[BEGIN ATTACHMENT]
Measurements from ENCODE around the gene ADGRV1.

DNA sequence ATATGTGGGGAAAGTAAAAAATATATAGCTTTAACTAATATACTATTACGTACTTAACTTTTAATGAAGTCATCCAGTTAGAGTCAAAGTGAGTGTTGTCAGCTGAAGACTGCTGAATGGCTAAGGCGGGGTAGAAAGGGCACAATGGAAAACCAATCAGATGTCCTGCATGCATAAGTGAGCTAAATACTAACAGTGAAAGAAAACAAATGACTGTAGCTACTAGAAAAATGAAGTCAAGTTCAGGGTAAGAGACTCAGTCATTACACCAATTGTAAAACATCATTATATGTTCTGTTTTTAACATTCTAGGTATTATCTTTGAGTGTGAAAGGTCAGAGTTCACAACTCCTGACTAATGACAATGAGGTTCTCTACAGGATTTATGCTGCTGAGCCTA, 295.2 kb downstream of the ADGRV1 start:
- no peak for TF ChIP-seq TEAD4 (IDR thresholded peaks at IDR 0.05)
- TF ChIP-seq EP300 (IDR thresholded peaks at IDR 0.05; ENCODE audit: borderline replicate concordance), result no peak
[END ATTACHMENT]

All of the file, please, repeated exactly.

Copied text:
Measurements from ENCODE around the gene ADGRV1.

DNA sequence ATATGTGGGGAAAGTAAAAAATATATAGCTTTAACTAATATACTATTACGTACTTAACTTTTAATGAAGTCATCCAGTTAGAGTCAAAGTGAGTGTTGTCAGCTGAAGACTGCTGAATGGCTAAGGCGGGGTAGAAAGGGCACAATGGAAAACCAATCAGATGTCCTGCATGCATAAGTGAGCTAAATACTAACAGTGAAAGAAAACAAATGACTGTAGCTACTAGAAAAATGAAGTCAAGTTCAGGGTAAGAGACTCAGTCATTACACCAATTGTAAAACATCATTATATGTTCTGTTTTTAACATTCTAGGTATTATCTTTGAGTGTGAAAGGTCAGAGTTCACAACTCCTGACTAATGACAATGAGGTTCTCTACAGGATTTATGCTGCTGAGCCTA, 295.2 kb downstream of the ADGRV1 start:
- no peak for TF ChIP-seq TEAD4 (IDR thresholded peaks at IDR 0.05)
- TF ChIP-seq EP300 (IDR thresholded peaks at IDR 0.05; ENCODE audit: borderline replicate concordance), result no peak